Thursday, December 14, 2017

Harrison on medical leave, CSX names Foote Acting CEO

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E. Hunter Harrison E. Hunter Harrison

CSX Corp. said that Chief Executive Officer and President E. Hunter Harrison is on medical leave due to unexpected complications from a recent illness.

The Board of Directors has named Chief Operating Officer James M. Foote as Acting CEO of the Jacksonville-based company, and at the same time emphasized that it is well on the way to following through on Harrison’s Precision Scheduled Railroading operating plan.

The company did not offer further details on Harrison’s condition. He has been suffering from emphysema and requires supplemental oxygen.

“On behalf of the Board and the entire CSX family, I want to express that our thoughts are with Mr. Harrison and his family,” said CSX Chairman Edward J. Kelly III, in a statement.

“Hunter is a good friend and has been a colleague of mine for many years. He is an icon in the industry and we pray for his speedy recovery,” said Foote. “I have been following the CSX story very closely since January, but did not realize just how much progress Hunter and CSX’s able team have made replicating the transformation we effected at Canadian National some years ago.

“I believe that the battleship has turned, the Precision Scheduled Railroading framework has been put into place, and the company has amassed the critical talent – through education of the internal team and supplementation with a complement of strong PSR operating veterans and a strongly supportive Board – sufficient to follow through and execute on the PSR operating plan. Because the team has implemented a foundation consistent with Hunter’s vision, I do not see any reason to diminish our expectations concerning the pace and magnitude of our future progress.”

CSX stock plunged 10%—about $6 billion in market capitalization—in opening trading on Wall Street, following the announcement of Harrison's departure and an early-morning conference call that offered little new information, save for assurances from Jim Foote that the changes Harrison began implementing as soon as he arrived early this year would continue.

The investment community’s take on Harrison’s departure is largely skeptical. “Uncertainty will remain for months,” says Cowen and Co. Managing Director and Railway Age Wall Street Contributing Editor Jason Seidl. “As a result of Harrison's medical condition, we think there will be a prolonged period of heightened uncertainty around the stock. The company's near- and long-term outlooks are unclear, in our view. We are unsure if Harrison will return to run the company. The once-delayed investor day is still scheduled for March.”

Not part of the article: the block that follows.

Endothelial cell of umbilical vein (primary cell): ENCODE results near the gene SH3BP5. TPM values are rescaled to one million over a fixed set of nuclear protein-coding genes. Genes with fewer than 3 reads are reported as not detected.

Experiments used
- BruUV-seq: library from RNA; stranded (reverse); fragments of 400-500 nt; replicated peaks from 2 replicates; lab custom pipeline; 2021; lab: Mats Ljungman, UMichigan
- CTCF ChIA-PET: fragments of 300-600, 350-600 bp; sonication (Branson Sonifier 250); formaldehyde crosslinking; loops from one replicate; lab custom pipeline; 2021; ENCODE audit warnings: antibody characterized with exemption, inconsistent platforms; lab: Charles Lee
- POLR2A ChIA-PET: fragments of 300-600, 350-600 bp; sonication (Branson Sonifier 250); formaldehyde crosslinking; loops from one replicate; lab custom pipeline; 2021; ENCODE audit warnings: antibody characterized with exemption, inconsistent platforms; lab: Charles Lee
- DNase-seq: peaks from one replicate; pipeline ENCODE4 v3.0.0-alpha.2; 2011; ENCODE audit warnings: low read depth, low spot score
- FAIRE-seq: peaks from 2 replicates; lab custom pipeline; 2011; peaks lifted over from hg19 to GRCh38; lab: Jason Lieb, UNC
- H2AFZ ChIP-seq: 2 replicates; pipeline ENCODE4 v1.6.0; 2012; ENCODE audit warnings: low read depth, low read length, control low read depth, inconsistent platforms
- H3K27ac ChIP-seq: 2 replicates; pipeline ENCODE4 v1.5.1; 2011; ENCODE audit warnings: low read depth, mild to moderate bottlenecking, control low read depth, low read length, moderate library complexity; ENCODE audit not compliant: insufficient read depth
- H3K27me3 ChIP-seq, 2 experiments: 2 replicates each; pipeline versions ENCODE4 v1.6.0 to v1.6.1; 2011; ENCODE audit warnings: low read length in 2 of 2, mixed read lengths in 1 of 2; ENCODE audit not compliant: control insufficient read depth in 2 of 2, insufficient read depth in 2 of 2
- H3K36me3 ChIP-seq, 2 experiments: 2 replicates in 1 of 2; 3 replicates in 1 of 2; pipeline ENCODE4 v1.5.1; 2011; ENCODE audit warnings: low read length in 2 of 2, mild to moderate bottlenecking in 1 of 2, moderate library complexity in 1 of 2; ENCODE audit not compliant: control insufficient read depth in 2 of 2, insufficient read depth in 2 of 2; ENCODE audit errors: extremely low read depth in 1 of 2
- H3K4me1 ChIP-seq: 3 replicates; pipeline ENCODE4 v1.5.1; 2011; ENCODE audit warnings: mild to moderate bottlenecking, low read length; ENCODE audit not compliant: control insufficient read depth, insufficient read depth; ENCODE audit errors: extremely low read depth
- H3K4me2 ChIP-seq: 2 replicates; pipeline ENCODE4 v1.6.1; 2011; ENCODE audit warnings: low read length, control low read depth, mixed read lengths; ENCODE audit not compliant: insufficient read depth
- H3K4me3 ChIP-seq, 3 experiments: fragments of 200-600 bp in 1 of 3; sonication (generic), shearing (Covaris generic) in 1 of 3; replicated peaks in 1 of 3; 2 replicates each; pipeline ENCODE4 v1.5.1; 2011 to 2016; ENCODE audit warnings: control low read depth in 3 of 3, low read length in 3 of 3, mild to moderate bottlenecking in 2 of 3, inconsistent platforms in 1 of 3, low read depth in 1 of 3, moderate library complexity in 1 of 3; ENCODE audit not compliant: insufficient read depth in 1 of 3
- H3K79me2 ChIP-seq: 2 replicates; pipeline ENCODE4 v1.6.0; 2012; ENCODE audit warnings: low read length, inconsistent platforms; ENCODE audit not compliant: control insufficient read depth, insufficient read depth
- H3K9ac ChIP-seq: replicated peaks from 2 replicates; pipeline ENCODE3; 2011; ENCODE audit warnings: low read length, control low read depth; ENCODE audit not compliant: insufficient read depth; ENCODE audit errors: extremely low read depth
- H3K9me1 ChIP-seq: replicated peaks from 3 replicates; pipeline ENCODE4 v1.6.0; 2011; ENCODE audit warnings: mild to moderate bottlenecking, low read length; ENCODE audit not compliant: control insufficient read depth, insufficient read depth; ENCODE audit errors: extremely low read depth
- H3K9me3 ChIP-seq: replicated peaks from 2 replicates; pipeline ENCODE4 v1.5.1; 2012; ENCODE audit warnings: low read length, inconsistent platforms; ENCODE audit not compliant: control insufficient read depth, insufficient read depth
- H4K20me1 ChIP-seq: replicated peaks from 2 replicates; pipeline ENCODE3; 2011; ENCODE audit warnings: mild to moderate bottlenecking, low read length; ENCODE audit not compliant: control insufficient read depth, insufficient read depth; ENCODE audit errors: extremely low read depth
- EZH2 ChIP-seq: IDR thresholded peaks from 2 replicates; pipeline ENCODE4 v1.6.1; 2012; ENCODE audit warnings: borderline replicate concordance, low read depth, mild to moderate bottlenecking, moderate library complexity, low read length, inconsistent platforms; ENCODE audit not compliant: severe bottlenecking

As far as the recently hired Jim Foote is concerned, “while he is a capable leader, we do not view this as a long-term solution for the company and expect the Board to start looking inside and outside the organization for a long-term successor to Harrison,” Seidl says. “Regardless of whether or not insiders believe Harrison can return to the company as CEO, we think a plan will need to be put in place immediately. The departure of Cindy Sanborn (former Chief Operating Officer) and Fred Eliasson (former Chief Marketing Officer) reduced the management bench. Full details of the company’s longer-term operating plans will likely be addressed at CSX’s delayed [from October) Investor Day to be held in March. While investors will have to wait a few months for details of the long-term financial and operating plans, we would not be surprised to see the railroad announce additional layoffs and divestitures early in the new year.”

“We’re still bullish on Norfolk Southern,” Seidl notes. “Investment dollars could shift to NSC ($140.86, Outperform) or even Union Pacific ($129.17, Market Perform), given the run CSX has had since speculation of Harrison’s move to the company began to circulate in January 2017. CSX was up nearly 60% prior to today's announcement. We expect NS to continue taking market share at attractive prices and do not think CSX is at full implementation of Precision Scheduled Railroading.”

Among concerns for investors, “What the senior management team will look like five years from now is very hard to predict,” Seidl tells Railway Age. “And as far as the stock price drop goes, I’m surprised it wasn’t more. It’s under pressure, and no one really knows what will happen between now and the end of this year.” CSX closed at $52.93 on Dec. 15, down 7.67%.

A few observations from around the industry:

• “With most of the pre-Harrison CSX guard gone (Sanborn, Eliasson, etc.), one wonders who will direct the operations. Who is the replacement senior management team at CSX now, after Harrison let so many senior people go? Are there people who will know how to run things when the winter hits? I would guess the Board had no choice but to appoint Foote as CEO since he will presumably try to continue the Hunter techniques, and the only other person around is Frank Lonegro. The issue of course is that Foote is not an operating person.”

• “No surprise that CSX dropped $6 billion this morning. I wonder if anyone will take the Board to task for hiring Harrison, knowing his medical issues. It was just a matter of time.”

• “I wish we had Fred and Cindy back” (a shipper).

Perhaps the biggest question that remains to be answered is what Mantle Ridge, the Paul Hilal-led hedge fund that installed Harrison as CEO, is going to do, now that Harrison is, for all intents and purposes, out of commission, possibly permanently?

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